# The Game of Life

## 1 I got bills

• LunchMoney Lewis made a good point.
• Some jobs pay weekly, but most pay you once a month. If you don't plan carefully with your expenditure, you'll find yourself in financial difficulty.
• As people sometimes say, its easy to find that there's too much month left at the end of the money, and going overdrawn (i.e. having a negative bank balance) can become very expensive, very quickly.
• Of everything you'll learn in your Computer Science lessons, this is one of the most useful skills (this is technically more ICT that CompSci though).
• Some adults use a spreadsheet to help them keep track of their finances, to avoid going overdrawn before the next pay-day.

• Open the spreadsheet in Excel.

### Learn It

• Your household budget consists of several categories:
• Income: Money coming in from your job,
• Fixed outgoings: Bills that are predictable and regular, e.g. Rent,
• One-off outgoings: Less regular bills, e.g. Annual TV licence,
• Unexpected outgoings: Things you can't anticipate, e.g. car breakdown bills.
• Think about the different bills that you might encounter in a real-life household, and note down how much you think they might be each month.
• Once you've come up with a few, click here to see my list, and see how your list compares
• Did you guess too low? Too high? About right?

### Try It

• In the outgoings section (Column `F` on the spreadsheet), write as many different types of bill that you can think of in the left column.
• For each bill, guess at what you think the amount you pay for these things is every month. You'll be given example figures later on, but it'll be interesting to see how well your guesses line up with real life. Rent/mortage is already present to get you started off.
• In the income section, write your monthly takehome pay amount that you calculated in the last lesson into cell `D7`. We'll change this later. If in doubt, write 1100.

### Code It

• We've got the elements of a spreadsheet here. We now need to add some formulae to get down to what really matters; how much disposable income you have each week.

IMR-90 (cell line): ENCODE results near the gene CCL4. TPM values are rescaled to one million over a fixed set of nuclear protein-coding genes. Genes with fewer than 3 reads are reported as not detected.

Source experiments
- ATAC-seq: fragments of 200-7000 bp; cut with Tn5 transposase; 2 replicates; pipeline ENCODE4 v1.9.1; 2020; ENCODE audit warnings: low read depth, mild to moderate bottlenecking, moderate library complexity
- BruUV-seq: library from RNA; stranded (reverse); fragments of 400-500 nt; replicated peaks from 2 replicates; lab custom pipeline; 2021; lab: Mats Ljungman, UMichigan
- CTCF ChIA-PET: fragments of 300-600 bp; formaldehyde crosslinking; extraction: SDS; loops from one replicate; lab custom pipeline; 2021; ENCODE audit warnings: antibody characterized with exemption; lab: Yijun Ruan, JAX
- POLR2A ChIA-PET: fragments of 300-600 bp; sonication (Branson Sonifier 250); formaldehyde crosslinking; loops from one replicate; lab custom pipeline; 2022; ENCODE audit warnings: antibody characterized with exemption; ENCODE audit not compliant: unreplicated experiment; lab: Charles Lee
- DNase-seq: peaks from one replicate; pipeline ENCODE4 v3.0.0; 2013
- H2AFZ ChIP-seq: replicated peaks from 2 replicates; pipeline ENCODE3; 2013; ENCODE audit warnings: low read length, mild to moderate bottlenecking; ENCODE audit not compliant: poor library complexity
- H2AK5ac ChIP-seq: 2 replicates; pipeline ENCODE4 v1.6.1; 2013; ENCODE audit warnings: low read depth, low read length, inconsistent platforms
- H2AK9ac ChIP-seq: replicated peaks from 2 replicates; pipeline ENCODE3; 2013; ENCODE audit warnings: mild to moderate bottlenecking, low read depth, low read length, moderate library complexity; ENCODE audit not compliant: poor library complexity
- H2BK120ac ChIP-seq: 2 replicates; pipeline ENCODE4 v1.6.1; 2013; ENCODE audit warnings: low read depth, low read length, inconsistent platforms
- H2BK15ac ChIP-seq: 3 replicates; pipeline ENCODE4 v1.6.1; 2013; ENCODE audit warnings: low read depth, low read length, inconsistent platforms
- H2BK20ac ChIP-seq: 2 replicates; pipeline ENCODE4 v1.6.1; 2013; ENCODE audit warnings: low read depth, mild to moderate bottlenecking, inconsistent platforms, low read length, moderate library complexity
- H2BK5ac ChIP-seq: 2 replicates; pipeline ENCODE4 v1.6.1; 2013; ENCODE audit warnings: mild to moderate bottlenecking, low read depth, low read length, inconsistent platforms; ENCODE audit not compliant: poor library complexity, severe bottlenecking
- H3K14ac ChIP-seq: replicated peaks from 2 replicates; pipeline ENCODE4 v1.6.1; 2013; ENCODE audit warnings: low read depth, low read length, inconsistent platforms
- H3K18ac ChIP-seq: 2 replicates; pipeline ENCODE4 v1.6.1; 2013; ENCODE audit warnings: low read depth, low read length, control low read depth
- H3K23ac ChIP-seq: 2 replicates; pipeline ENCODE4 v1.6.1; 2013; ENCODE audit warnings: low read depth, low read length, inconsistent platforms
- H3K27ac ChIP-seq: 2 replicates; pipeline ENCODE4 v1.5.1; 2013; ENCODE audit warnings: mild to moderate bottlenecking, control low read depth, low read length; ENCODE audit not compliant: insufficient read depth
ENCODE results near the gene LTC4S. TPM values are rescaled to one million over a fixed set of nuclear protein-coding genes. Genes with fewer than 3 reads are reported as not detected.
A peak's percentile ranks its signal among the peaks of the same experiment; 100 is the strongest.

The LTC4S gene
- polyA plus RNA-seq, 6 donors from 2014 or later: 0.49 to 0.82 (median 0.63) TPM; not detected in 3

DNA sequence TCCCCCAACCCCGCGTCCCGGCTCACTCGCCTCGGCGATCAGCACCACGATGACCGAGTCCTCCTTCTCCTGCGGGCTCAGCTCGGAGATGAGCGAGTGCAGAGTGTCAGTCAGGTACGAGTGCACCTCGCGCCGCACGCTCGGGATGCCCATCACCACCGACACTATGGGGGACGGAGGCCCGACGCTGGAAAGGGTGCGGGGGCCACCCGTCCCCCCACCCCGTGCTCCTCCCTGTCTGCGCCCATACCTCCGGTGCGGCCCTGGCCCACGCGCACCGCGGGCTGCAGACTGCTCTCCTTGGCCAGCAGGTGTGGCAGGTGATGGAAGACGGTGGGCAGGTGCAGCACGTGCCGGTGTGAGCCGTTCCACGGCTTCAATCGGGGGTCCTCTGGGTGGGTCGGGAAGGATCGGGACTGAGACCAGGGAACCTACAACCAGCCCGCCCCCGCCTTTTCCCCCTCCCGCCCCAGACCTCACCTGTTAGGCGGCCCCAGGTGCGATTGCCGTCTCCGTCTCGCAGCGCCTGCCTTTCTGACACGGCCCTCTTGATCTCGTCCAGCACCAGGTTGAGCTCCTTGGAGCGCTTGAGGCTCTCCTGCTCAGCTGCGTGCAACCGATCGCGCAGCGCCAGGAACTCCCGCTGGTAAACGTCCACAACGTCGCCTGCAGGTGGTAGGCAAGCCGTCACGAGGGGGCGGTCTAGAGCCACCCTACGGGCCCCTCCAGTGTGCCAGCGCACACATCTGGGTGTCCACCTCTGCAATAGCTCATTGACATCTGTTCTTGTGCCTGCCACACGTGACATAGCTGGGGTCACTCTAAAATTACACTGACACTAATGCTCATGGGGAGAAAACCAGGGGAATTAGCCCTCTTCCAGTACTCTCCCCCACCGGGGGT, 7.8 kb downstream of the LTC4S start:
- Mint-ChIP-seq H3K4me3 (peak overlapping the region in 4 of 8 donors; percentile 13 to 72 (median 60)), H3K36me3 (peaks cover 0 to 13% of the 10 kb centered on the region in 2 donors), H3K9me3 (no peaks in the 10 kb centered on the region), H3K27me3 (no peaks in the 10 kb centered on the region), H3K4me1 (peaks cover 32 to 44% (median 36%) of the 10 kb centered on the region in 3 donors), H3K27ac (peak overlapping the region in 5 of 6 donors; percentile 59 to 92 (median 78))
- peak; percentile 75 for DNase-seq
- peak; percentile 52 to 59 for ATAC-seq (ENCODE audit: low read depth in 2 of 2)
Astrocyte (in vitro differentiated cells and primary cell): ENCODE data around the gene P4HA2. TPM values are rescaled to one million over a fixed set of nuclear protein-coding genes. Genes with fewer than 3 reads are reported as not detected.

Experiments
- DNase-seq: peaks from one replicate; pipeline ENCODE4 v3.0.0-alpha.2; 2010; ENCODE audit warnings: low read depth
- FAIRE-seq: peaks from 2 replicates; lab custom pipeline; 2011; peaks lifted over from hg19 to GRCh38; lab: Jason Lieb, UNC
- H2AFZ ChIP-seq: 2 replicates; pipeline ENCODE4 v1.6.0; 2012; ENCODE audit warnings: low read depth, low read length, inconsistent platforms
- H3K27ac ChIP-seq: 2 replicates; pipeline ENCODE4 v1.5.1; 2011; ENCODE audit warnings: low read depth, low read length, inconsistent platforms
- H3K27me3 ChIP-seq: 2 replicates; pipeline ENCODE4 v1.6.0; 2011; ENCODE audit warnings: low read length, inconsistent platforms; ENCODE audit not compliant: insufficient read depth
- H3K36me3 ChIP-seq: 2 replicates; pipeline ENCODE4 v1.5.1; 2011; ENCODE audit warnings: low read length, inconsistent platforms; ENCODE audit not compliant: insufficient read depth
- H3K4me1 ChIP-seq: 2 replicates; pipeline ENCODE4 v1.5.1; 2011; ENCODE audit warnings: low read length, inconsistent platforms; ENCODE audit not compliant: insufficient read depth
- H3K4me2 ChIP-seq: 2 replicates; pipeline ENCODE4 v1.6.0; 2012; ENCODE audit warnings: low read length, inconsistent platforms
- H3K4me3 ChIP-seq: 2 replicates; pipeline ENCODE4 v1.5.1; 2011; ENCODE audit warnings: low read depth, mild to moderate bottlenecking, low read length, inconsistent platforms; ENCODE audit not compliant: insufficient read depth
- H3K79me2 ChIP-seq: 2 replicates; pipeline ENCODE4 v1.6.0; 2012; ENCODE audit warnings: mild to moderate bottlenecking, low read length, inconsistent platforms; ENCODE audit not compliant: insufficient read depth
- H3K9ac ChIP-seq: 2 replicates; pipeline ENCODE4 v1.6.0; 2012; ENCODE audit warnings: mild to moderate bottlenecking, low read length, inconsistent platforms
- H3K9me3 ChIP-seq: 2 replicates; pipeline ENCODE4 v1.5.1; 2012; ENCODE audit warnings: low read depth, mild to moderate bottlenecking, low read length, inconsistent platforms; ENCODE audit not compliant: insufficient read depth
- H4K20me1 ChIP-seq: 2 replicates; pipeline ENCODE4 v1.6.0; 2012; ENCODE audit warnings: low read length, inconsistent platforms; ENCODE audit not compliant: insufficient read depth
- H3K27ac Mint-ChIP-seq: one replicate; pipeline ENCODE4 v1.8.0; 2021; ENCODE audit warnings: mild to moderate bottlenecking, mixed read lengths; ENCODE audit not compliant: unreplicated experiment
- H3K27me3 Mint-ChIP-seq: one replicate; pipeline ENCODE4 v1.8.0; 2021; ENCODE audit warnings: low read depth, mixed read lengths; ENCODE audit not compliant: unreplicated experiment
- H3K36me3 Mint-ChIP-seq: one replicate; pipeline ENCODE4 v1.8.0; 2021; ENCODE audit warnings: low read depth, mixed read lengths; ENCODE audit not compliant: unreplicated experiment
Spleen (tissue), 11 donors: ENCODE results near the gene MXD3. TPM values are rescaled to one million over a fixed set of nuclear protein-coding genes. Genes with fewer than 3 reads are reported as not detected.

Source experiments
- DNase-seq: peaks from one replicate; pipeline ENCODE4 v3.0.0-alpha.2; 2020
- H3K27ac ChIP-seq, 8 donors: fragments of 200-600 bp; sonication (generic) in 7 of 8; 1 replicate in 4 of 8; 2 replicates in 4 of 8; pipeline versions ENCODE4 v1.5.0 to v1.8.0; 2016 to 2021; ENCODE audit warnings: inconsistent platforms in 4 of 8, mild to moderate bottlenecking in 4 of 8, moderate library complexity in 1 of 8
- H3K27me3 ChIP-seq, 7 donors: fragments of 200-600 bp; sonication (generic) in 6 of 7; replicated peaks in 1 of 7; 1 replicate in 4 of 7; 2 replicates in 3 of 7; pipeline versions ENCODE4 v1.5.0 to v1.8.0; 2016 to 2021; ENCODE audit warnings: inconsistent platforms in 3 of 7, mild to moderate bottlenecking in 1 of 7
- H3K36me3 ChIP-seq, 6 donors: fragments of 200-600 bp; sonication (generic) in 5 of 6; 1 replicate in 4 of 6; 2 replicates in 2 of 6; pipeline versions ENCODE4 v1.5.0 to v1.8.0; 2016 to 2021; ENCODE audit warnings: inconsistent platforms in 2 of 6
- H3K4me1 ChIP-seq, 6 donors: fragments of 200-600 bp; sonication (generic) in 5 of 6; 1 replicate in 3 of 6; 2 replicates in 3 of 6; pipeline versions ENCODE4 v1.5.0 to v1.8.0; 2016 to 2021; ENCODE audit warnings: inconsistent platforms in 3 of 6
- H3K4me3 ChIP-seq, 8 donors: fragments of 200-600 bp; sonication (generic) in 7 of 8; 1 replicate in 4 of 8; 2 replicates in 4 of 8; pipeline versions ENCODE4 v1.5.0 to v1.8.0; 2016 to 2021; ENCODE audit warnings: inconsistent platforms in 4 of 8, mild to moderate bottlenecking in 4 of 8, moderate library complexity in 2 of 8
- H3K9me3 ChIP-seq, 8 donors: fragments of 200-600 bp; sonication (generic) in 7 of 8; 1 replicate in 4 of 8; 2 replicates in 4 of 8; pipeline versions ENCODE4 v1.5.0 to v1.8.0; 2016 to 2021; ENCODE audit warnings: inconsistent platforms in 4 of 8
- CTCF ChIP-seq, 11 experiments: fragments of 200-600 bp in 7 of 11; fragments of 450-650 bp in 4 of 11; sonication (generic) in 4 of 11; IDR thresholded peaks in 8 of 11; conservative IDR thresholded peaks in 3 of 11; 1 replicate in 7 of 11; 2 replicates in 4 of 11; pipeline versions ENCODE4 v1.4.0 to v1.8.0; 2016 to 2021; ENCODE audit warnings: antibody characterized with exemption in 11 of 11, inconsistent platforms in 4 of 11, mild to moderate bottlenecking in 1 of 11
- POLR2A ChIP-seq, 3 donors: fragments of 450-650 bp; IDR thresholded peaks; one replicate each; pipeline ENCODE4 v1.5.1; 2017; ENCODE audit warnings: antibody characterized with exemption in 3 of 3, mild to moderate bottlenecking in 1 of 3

• This is the amount of money you have left each week once all your bills are paid that you can do whatever you want with; buy clothes, go to the cinema, order take-aways and so on. Either earning more money or reducing your bills will make this figure go up.
• Write the following formulae:
• In cell `D10` we need a formula to calculate your total income. This will be your salary + your partner's salary + whatever you've already got in your bank account. The formula for this will be `=D4+D7+D8`
• In cell `G34` you'll need a formula to sum all the cells in your one-off outgoings column. Look at the formula used in `G23` and see if you can write the right formula in here.
• In `L6`, we want to be able to get the total of all your monthly bills. Can you write a formula to do that?
• In `L7` we will need a formula to calculate your overall balance: Your total money in - total money out. Write a formula to do this.
• In `L8`, write a formula to take the answer from `L7` and divide that by 4.5 to give your weekly disposable income.
• Hopefully, this isn't a negative number. What would that mean if it was?

### Try It

• Because we've written formulae in all the different cells, you can now be able to change values in certain cells and see the effect this has on your weekly disposable income immediately.
• Try doubling your monthly take-home pay. You should see the weekly disposable income increase.
• Let's make this more realistic. Open this page in a new tab, and use these figures for your bills.
• You should now have a complete spreadsheet model of a household budget.
• If you're struggling, the video tutorial below will walk you through completing this task.

• Silver: Upload your `budget.xls` file for marking with all the formulae entered.
• Gold: Answer the two questions starting at `K28`, writing your answers in the spaces provided.
• Platinum: Answer the three questions starting at `K34`, writing your answers in the spaces provided.